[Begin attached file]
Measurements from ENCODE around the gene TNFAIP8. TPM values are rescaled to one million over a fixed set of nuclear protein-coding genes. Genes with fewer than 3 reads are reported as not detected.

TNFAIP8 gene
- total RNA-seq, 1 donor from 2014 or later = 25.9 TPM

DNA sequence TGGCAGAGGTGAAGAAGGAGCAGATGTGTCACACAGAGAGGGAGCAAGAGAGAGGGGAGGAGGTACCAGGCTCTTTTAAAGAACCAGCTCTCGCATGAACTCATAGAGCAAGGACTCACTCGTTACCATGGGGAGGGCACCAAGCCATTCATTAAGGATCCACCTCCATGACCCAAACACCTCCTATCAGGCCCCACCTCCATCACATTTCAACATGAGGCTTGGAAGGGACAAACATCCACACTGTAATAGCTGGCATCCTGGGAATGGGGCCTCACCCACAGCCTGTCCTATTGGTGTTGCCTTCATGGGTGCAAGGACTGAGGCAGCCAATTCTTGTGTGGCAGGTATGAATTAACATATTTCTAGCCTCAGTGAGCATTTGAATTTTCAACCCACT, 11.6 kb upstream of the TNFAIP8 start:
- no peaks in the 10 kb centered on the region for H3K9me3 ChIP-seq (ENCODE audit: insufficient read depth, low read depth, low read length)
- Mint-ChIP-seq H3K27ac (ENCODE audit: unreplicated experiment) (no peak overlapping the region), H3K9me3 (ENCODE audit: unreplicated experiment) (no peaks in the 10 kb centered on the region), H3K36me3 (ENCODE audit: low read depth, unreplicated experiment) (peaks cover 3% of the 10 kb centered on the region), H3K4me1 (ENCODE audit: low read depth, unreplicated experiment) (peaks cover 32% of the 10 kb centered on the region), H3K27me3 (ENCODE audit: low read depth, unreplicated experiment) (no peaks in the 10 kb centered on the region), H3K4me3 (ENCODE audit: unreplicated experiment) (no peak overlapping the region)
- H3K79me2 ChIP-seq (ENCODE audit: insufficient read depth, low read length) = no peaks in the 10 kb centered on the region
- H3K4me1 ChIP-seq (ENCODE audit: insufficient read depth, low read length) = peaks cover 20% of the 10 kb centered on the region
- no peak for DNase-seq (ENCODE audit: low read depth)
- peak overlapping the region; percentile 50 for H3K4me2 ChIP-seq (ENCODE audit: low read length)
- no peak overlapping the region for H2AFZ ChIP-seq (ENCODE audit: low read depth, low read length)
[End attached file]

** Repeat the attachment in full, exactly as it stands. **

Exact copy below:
Measurements from ENCODE around the gene TNFAIP8. TPM values are rescaled to one million over a fixed set of nuclear protein-coding genes. Genes with fewer than 3 reads are reported as not detected.

TNFAIP8 gene
- total RNA-seq, 1 donor from 2014 or later = 25.9 TPM

DNA sequence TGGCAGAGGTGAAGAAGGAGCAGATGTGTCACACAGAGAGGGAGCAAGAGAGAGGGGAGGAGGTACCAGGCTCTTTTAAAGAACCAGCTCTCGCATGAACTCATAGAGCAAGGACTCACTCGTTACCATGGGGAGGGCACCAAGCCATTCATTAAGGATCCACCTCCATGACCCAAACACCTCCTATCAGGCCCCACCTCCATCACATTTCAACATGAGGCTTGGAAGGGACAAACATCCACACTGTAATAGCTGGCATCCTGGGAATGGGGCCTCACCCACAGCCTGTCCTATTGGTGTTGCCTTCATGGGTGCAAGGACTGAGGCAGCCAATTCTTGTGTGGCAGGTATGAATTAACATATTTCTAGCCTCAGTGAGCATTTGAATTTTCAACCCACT, 11.6 kb upstream of the TNFAIP8 start:
- no peaks in the 10 kb centered on the region for H3K9me3 ChIP-seq (ENCODE audit: insufficient read depth, low read depth, low read length)
- Mint-ChIP-seq H3K27ac (ENCODE audit: unreplicated experiment) (no peak overlapping the region), H3K9me3 (ENCODE audit: unreplicated experiment) (no peaks in the 10 kb centered on the region), H3K36me3 (ENCODE audit: low read depth, unreplicated experiment) (peaks cover 3% of the 10 kb centered on the region), H3K4me1 (ENCODE audit: low read depth, unreplicated experiment) (peaks cover 32% of the 10 kb centered on the region), H3K27me3 (ENCODE audit: low read depth, unreplicated experiment) (no peaks in the 10 kb centered on the region), H3K4me3 (ENCODE audit: unreplicated experiment) (no peak overlapping the region)
- H3K79me2 ChIP-seq (ENCODE audit: insufficient read depth, low read length) = no peaks in the 10 kb centered on the region
- H3K4me1 ChIP-seq (ENCODE audit: insufficient read depth, low read length) = peaks cover 20% of the 10 kb centered on the region
- no peak for DNase-seq (ENCODE audit: low read depth)
- peak overlapping the region; percentile 50 for H3K4me2 ChIP-seq (ENCODE audit: low read length)
- no peak overlapping the region for H2AFZ ChIP-seq (ENCODE audit: low read depth, low read length)